Most computers are protected by classic signature-based anti-virus (AV) software as their sole protection against cyber-attacks. However, defeating malware today requires far more sophisticated software than it did several years ago. With the advancement of file-less malware- attacks that hide in memory- experts recommending a multilayer defense with traditional AV software that uses virus definitions as just the first layer, and adding HARPOON as a second layer solution to identify and block these Unknown or Zero Day attacks.
Historically, malware has taken the form of a static package that could be identified by its unique appearance, thus creating a signature so the AV can recognize it on other computers when it attacks again. Today, this notion of polymorphic coding has evolved= the ability for the bad guys to alter existing attacks in such a way as to encrypt their malicious payloads with variable keys, making them look entirely different each and every time they are released. Polymorphic malware has already overrun the capability of modern AV software, which in turn, leaves tens of millions of computers vulnerable to these attacks.
Harpoon detects and blocks specific attack METHODS and not a specific VERSION of an attack- this is our patented and one-of-a-kind capability. Regardless of the age of the malware: 5 years, 5 hours, or 5 minutes ago- when these polymorphs perform an action to load or run unauthorized code, Harpoon will not allow the code to run and infect the computer.
Ransomware attacks are typically carried out using hidden code that is disguised as a legitimate file that the user is tricked into downloading or opening when it arrives as an email attachment. One other unique characteristic of ransomware is that the ransomware contacts the user of the infected system. To make matters worse, the process is automated- once the process of attack begins, no additional commands are needed to compromise the target system.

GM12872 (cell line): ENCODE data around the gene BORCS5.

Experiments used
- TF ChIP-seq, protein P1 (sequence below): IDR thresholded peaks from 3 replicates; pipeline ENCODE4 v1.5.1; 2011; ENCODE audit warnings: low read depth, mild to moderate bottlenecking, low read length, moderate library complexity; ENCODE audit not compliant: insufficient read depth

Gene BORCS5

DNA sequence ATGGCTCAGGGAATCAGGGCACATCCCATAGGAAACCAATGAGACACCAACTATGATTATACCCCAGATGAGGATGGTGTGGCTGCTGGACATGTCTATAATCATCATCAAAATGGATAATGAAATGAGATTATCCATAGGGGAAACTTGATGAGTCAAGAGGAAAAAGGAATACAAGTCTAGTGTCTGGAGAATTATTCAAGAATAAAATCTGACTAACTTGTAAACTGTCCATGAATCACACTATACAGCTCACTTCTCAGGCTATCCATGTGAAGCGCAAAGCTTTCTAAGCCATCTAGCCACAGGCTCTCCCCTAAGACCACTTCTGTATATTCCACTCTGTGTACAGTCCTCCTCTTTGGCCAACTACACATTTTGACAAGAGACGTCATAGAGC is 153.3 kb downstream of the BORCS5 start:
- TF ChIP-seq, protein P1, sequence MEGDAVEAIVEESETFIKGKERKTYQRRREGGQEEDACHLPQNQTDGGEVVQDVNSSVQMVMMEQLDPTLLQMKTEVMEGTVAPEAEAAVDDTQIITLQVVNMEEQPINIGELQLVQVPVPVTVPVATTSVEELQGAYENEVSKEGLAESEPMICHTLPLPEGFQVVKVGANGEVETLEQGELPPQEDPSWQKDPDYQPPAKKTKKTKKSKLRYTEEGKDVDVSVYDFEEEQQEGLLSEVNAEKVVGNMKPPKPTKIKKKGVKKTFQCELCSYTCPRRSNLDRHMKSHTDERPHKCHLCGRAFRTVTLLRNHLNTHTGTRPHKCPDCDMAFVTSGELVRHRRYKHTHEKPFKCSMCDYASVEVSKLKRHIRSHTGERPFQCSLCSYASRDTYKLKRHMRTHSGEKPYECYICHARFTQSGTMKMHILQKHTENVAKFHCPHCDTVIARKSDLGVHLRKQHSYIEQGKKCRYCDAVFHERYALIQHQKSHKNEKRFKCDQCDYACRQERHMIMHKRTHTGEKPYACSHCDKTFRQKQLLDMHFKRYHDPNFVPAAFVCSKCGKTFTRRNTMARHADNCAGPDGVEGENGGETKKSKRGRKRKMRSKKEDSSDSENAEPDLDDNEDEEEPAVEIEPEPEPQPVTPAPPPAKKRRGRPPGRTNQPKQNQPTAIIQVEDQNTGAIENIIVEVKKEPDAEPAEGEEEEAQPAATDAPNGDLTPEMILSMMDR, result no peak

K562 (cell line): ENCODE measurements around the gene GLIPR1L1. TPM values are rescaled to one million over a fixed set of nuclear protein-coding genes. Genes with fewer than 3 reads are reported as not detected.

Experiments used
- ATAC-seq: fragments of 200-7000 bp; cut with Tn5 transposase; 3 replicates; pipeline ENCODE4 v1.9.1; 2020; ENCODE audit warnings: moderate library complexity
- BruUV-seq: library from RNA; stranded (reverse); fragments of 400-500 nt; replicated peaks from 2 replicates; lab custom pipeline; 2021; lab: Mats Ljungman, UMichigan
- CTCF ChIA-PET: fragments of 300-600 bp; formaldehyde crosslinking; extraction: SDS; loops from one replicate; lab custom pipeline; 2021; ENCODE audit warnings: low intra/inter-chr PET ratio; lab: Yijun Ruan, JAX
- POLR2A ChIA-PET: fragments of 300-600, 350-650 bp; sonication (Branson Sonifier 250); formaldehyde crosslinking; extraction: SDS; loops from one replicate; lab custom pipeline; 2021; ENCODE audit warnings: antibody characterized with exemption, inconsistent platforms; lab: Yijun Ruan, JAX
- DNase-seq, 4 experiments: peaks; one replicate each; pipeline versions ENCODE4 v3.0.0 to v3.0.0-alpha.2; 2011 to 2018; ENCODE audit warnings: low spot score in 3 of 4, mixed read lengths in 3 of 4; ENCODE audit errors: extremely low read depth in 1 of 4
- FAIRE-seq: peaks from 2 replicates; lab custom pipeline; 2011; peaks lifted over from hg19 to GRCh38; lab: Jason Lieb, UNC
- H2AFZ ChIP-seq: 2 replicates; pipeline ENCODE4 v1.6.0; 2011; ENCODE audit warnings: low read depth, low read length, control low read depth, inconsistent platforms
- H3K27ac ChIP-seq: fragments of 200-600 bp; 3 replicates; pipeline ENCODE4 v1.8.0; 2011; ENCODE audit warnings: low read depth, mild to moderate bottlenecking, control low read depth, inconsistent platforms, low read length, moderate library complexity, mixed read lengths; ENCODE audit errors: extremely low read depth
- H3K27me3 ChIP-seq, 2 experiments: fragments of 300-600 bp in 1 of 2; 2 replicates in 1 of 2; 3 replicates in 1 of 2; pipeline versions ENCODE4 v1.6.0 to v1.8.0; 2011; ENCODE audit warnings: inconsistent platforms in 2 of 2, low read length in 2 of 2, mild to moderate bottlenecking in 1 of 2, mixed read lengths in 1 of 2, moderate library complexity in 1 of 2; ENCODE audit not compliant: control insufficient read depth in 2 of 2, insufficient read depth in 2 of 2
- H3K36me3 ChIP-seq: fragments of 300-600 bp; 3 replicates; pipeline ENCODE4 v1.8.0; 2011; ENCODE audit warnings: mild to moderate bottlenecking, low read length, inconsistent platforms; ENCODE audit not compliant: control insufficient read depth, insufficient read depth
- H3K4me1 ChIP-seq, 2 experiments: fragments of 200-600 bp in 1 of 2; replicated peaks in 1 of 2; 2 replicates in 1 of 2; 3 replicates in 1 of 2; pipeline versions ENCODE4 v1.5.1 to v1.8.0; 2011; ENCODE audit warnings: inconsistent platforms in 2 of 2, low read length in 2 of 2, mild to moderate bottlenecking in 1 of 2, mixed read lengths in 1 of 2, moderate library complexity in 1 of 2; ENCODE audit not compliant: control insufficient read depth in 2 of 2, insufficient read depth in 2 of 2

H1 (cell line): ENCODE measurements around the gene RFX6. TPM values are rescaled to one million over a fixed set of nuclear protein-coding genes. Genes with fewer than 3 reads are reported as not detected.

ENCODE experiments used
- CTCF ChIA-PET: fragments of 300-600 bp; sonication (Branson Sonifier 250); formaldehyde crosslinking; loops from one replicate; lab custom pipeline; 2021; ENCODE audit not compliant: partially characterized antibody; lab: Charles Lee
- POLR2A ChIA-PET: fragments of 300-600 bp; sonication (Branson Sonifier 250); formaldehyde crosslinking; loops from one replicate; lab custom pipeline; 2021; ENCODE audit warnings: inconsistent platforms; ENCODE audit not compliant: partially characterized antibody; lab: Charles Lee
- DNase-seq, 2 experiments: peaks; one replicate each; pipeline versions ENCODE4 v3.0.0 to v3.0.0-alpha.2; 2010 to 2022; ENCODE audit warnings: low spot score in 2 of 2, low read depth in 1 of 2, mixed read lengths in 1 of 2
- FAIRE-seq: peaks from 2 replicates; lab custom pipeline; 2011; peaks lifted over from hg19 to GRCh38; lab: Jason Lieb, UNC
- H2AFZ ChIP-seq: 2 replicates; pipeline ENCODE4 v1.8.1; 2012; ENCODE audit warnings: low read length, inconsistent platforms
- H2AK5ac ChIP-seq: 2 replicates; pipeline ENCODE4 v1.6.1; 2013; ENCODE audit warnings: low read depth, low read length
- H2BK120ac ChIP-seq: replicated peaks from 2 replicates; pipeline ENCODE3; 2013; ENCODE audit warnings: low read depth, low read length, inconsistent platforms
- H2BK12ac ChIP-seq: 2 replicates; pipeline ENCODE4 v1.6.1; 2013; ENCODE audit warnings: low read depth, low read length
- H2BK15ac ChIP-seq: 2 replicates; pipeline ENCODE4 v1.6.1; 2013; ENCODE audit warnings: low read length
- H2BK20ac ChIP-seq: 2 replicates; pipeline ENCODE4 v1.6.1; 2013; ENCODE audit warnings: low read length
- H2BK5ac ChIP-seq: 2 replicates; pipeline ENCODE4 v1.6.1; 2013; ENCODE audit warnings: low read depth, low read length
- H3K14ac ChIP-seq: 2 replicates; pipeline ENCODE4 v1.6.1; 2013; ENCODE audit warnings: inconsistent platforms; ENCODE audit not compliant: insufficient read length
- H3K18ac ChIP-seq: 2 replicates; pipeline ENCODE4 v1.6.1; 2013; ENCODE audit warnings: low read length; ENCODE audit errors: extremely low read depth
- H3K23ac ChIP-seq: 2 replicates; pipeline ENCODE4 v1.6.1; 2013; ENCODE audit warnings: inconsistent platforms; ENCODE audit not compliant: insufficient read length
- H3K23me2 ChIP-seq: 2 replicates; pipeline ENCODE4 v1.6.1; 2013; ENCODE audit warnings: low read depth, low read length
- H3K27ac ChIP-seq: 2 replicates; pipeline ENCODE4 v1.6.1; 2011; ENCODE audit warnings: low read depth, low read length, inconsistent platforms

A typical ransomware attack proceeds as follows:
- Locate a target: Attackers use Phishing email with fake website links, or they will include a corrupted file attachment in the same email- either way, the user is one-click away from mayhem. This process is typically automated with a ‘spray and pray’ philosophy of large numbers and probability.
- Install the malware: Once the file is opened or the link is clicked, the installation of the malware on the target system is initiated. The attacker may want to sit idle for a while after the installation and perform some level of reconnaissance to ensure their target is worth the risk of exposure. Once some basic criteria have been met, the malware initiates the next step.
- Data encryption: The ransomware kicks off its primary objective- encrypting the user’s data on the computer. This process denies access to the data and locks the user out of their system. A key is introduced to the infected system or server so that the user can decrypt their data, once the ransomware has been paid. [Harpoon detects the action of initializing encryption, and blocks this action before it begins. Software installation by design, isn’t always a bad thing, however, the METHOD that the malware will use to begin the encryption process, triggers Harpoon to block this action as well as sending an alert that an attack has been attempted and blocked]
- Demand Ransom: A demand for payment linked to a deadline is presented to the user, typically requesting payment in untraceable cryptocurrency like Bitcoin. Upon receipt of payment, the attacker will usually (but not always) supply the victim with a link to the key to decrypt their data. There is no guarantee given that the victim will be ransomed again in the future.
Harpoon protects the user from data encryption, system lock-out, and demand for ransom. If the malicious code cannot be run on a system in Step 3, then the computer is protected and the attack has been neutralized.